Aided by an expert radio technician sent from Moscow, Sorge began providing the Center with a steady stream of information on Nationalist troop movements, command structures, and weaponry.
While Sorge respected Agnes Smedley’s “brilliant mind,” he was less complimentary in other respects: “As a wife [by which he meant sexual partner] her value was nil. . . . In short, she was like a man.” Agnes, however, had fallen in love with the dashing master spy she called “Sorgie” or “Valentino.” She could often be seen on the back of his motorbike, tearing up the Nanking Road, an experience that left her feeling “grand and glorious.” In breathless letters home, she extolled the virtues of this “rare, rare person.”
“I’m married, child, so to speak,” she wrote to her friend Margaret Sanger, the American birth control pioneer. “Just sort of married, you know; but it’s a he-man also and it’s 50-50 all along the line and he helping me and me him and we working together in every way. . . . I do not know how long it will last; that does not depend on us. I fear not long. But these days will be the best in my life. Never have I known such good days, never have I known such a healthy life, mentally, physically, psychically. I consider this completion, and when it is ended I’ll be lonelier than all the love in the magazines could never make me.” The incoherent letter is testament to the riot of Agnes’s feelings. Each new agent she recruited was a service to the revolution, and a love gift for Sorgie. In November 1930, with Moscow’s approval, she gave him Ursula, now six months pregnant.
Years later, Ursula recalled her initiation into Soviet espionage.
Having received Ursula’s assurance that the house was empty save for the servants, Sorge carefully closed the door to the sitting room and sat beside her on the sofa.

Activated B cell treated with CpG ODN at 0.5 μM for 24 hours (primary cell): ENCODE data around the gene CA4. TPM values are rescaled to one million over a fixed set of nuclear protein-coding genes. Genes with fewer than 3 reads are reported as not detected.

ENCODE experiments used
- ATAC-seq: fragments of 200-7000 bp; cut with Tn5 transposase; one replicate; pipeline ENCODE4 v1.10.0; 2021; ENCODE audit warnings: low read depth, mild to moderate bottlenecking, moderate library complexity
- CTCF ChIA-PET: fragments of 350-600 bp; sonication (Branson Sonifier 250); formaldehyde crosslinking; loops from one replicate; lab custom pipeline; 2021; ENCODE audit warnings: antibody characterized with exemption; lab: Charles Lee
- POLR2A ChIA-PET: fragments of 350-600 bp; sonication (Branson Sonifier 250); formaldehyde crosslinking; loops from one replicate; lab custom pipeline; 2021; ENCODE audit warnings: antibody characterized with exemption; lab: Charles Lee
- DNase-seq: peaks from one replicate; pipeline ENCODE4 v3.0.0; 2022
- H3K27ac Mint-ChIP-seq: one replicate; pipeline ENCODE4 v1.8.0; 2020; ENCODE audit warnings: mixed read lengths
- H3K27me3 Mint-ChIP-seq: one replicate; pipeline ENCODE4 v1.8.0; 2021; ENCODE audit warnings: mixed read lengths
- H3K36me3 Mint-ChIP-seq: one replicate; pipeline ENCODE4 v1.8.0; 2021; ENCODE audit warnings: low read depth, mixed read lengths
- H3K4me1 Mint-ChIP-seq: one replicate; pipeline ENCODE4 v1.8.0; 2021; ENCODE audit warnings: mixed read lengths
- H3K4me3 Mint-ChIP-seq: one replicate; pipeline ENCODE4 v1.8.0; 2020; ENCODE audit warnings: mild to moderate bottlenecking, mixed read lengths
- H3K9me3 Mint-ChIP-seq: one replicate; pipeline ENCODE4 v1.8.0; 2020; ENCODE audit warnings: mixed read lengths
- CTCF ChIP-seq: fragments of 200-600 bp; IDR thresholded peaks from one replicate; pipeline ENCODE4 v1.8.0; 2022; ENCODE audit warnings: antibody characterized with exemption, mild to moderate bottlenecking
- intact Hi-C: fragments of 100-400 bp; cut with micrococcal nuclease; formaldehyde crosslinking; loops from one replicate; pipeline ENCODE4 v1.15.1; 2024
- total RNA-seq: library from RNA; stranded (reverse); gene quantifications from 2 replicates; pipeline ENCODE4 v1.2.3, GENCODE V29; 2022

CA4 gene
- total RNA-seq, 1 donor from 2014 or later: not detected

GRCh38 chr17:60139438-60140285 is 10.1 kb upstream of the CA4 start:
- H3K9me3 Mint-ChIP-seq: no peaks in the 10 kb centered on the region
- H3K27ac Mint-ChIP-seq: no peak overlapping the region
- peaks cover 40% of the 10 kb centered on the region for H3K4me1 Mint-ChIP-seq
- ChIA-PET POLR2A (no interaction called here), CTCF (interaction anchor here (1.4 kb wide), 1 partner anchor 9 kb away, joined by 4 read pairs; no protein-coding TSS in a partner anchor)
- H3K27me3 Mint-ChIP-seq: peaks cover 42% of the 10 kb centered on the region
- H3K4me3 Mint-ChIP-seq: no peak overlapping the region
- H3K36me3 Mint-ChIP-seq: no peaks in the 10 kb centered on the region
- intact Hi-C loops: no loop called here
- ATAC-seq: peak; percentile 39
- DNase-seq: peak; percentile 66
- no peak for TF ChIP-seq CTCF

“I have heard that you are ready to support the Chinese comrades in their work?”
Ursula nodded eagerly.
Sorge then launched into a short but impassioned description of the monumental difficulties facing the Chinese communists. “He spoke of the struggle against the country’s reactionary government, of the responsibilities and dangers involved in even the smallest degree of help for our comrades.”
Again, she nodded.
Then he paused, and looked into her eyes.
“I want you to reconsider. At this point, you can still refuse without anyone holding it against you.”
Ursula was slightly affronted. She had already vouchsafed her commitment. And implicit in Sorge’s question was a threat that if she opted to play her part now but attempted to back out in the future, it would be held against her in a way that might be very unpleasant indeed.
Her “somewhat curt” response was framed in communist cliché: regardless of the danger, she was “prepared to take part in this work of international solidarity.”
Except from the audiobook published by Penguin Random House Audio, narrated by the author Ben Macintyre.
Sorge smiled. Her contribution would be strictly logistical, he said. Her apartment in the Woidts’ residence would be used as a safe house, where Sorge could conduct meetings with revolutionary comrades. Rudi never came home during the day. She would let the visitors in, provide refreshments, warn if anyone approached the house, and otherwise stay out of the way. “I was simply to let them have the room, but not to attend the discussions.”
Before departing, Sorge remarked that in a few days’ time workers and students would be staging a demonstration in downtown Shanghai. She might like to go and observe the protest.
Then Mr. Johnson was gone. Ursula still did not know his real name.
If they could face certain death with equanimity, then she would try to do the same.